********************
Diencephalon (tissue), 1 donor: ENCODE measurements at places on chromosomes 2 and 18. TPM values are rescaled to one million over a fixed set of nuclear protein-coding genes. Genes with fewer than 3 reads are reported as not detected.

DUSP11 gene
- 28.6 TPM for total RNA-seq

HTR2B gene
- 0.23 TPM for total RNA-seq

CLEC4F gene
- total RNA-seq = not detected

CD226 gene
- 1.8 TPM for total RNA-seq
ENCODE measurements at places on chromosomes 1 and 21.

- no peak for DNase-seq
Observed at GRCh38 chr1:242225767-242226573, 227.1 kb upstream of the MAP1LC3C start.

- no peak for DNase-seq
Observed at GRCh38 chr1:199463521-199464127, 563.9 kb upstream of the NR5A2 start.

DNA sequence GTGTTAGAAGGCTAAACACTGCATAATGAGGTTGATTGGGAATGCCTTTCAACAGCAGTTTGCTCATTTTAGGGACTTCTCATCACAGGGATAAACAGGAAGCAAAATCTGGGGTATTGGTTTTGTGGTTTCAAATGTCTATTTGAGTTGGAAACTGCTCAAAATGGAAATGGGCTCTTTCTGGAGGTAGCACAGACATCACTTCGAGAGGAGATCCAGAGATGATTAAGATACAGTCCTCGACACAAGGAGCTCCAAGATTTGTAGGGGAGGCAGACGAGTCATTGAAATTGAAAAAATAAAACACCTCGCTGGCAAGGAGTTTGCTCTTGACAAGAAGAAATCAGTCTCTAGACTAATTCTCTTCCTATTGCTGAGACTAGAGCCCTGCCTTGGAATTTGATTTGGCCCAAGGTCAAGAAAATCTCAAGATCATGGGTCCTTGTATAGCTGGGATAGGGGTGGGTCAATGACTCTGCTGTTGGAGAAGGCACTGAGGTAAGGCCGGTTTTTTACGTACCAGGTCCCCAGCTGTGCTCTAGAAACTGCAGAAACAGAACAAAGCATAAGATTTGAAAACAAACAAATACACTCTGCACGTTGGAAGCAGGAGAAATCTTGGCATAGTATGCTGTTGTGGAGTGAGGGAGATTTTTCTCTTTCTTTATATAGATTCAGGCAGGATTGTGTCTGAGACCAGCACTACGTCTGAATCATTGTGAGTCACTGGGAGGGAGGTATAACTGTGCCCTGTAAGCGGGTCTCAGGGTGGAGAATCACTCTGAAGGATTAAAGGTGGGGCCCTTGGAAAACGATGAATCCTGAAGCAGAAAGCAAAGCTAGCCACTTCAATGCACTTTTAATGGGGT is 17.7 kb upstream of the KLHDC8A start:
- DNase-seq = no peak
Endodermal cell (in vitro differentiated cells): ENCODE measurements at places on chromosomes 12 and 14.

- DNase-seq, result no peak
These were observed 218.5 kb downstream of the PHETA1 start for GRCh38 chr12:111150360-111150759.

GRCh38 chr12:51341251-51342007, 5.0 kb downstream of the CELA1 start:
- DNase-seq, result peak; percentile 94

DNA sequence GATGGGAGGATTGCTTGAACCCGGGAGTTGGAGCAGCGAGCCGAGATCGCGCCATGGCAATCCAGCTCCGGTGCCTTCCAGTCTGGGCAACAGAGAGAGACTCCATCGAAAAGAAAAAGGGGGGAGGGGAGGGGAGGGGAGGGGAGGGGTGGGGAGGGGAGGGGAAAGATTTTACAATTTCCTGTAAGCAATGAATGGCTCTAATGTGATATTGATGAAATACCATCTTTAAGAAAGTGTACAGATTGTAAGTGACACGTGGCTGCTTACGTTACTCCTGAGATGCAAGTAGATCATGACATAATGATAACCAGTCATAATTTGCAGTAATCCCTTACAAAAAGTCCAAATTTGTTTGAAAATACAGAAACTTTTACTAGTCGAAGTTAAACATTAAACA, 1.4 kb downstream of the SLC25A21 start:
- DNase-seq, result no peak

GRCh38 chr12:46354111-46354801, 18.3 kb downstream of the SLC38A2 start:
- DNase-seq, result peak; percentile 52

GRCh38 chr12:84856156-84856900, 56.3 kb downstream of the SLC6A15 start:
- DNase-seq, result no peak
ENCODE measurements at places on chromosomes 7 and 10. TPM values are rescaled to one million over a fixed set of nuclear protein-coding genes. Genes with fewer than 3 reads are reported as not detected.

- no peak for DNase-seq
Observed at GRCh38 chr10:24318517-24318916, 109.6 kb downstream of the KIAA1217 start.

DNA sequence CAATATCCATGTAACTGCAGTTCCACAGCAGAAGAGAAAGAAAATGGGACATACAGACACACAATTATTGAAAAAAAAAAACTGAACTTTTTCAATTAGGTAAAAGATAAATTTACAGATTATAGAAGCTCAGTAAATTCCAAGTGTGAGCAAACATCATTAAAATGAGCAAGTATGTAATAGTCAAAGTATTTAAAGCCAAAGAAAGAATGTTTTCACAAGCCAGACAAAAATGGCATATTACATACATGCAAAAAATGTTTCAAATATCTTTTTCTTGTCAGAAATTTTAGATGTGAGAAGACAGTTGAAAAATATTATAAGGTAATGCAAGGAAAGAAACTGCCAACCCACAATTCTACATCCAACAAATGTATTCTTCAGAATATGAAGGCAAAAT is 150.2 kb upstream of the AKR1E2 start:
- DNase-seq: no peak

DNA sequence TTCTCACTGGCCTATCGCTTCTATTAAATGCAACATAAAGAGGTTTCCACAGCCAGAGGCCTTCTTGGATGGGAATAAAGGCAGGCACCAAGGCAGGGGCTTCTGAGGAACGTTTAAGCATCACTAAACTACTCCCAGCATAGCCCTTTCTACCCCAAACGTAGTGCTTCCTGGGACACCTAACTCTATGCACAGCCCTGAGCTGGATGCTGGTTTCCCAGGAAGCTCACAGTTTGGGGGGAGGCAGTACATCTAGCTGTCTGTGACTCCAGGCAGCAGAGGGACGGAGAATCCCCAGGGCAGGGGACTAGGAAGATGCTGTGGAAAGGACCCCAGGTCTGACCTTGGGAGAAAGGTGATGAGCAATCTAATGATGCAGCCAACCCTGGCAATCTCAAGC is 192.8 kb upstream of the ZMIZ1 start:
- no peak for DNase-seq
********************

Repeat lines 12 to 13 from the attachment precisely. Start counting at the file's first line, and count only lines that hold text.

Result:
Observed at GRCh38 chr1:242225767-242226573, 227.1 kb upstream of the MAP1LC3C start.

- no peak for DNase-seq